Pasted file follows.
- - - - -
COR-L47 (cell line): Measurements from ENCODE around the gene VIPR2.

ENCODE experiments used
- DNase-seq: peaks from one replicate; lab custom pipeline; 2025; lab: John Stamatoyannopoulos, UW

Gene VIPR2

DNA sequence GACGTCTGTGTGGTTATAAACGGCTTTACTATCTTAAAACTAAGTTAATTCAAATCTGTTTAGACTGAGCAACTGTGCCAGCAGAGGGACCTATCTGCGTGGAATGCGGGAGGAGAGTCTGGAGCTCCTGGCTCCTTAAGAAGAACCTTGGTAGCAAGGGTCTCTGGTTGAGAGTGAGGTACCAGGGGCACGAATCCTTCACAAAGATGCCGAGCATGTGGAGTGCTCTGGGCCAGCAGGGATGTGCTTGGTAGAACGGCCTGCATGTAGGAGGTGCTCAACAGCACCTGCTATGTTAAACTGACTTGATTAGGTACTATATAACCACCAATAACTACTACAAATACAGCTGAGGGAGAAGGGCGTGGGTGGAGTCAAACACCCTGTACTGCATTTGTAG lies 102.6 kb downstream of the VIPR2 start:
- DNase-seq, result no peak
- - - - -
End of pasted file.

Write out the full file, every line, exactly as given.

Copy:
COR-L47 (cell line): Measurements from ENCODE around the gene VIPR2.

ENCODE experiments used
- DNase-seq: peaks from one replicate; lab custom pipeline; 2025; lab: John Stamatoyannopoulos, UW

Gene VIPR2

DNA sequence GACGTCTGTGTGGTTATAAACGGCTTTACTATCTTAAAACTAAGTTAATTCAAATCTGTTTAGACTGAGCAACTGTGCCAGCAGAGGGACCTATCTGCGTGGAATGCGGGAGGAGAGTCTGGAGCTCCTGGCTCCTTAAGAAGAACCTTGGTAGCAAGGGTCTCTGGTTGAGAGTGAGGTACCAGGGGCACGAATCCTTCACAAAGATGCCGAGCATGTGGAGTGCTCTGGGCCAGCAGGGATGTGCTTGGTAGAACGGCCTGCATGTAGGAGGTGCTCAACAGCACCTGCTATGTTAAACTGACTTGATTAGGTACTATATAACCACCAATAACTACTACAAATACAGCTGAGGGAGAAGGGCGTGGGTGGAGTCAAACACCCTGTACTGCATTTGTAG lies 102.6 kb downstream of the VIPR2 start:
- DNase-seq, result no peak